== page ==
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Double Primary Malignancies: A Clinical & Pathological Analysis Report from a Regional Cancer Institute in India

AUTHORS

Puneet Bagri 1 , * , Daleep Singh 1 , Mukesh Kumar Singhal 1 , Guman Singh 1 , Gaurav Mathur 2 , Shankar Lal Jakhar 1 , Surender Beniwal 3 , Neeti Sharma 1 , Harvindra Singh Kumar 1 , Ajay Sharma 1 , Megh Raj Bardia 1

1 Dept. of Radiation Oncology; Acharya Tulsi Regional Cancer Treatment & Research Institute, Bikaner-334003, Rajasthan, India

2 Dept. of Medicine; PBM hospital, Bikaner-334003, Rajasthan, India

3 Dept. of Medical Oncology; Acharya Tulsi Regional Cancer Treatment & Research Institute, Bikaner-334003, Rajasthan, India

How to Cite: Bagri P, Singh D, Kumar Singhal M, Singh G, Mathur G, et al. Double Primary Malignancies: A Clinical & Pathological Analysis Report from a Regional Cancer Institute in India, Int J Cancer Manag. 2014 ; 7(2):e80519.

ARTICLE INFORMATION

International Journal of Cancer Management: 7 (2); e80519
Published Online: June 30, 2014
Article Type: Research Article
Received: September 01, 2013
Accepted: December 19, 2013

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Abstract

Background: Patients which have diagnosed with a cancer, have a life time risk for developing another de novo malignancy depending on various inherited, environmental and iatrogenic risk factors. Cancer victims could survive longer due to settling treatment modalities, and then would likely develop a new metachronous malignancy. This article aims to report our observed trend of increasing, in prevalence of both synchronous and metachronous second primary malignancy, among the cancer victims, and to review the relevant literature.

Methods: A hospital based retrospective gathering of prospective data, among the patients that have diagnosed with second de novo malignancy. The study has conducted over a 4 years period from 2009 to 2012. All patients that have diagnosed with a histologically proven second malignancy as per Warren and Gates criteria have included. Various details which have regarded site, age at presentation, sex, synchronous or metachronous, treatment have recorded.

Results: Among 41 cases of multiple primary malignancies that have observed, 8 were synchronous (19.51%) and 33 were metachronous (80.49%). Out of 41 patients, 25 (60.98%) were females and 16 (39.02%) were males. The most common sites of primary tumor were head and neck cancers that have followed by gynecological cancers, breast cancer, lung cancer, esophageal cancer, and then the others. Among the second malignancy, the most common site was breast and gastrointestinal tract that have followed by lung and gynecological cancers. Out of the total number of cases with double location, 14 tumors (34.15%) have belonged to the breast, out of which 5 (12.20%) have represented first locations and 7 (17.07%) have been second locations. Both locations have belonged to the breast in 2 patients (4.9%). In 5 cases (12.20%), there were associations of breast-cervix and in 6 cases (14.63%), there were association of lung-head & neck cancers.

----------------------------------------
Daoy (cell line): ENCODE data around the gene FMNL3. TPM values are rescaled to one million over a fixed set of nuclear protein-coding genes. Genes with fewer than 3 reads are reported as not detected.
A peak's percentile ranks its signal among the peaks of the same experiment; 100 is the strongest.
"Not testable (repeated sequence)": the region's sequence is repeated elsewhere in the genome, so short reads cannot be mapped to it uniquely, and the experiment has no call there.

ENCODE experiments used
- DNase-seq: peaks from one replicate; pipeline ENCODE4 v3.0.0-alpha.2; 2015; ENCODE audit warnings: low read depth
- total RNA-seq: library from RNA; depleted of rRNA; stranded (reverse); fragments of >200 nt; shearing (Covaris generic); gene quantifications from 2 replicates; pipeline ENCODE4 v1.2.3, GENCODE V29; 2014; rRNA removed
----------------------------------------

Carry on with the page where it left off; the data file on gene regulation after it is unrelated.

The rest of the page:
Conclusion: The incidence of multiple primary malignancies has not been rare at all. Screening procedures have especially been useful for the early detection of associated tumors, whereas careful monitoring of patients has treated for primary cancer, and then a good communication between patients and medical care team would certify not only an early detection for secondary tumors, but only finally & subsequently, an appropriate management.

Keywords

Double primary malignancy Synchronous Metachronous Second malignancy

© 2014, Author(s). This is an open-access article distributed under the terms of the Creative Commons Attribution-NonCommercial 4.0 International License (http://creativecommons.org/licenses/by-nc/4.0/) which permits copy and redistribute the material just in noncommercial usages, provided the original work is properly cited.

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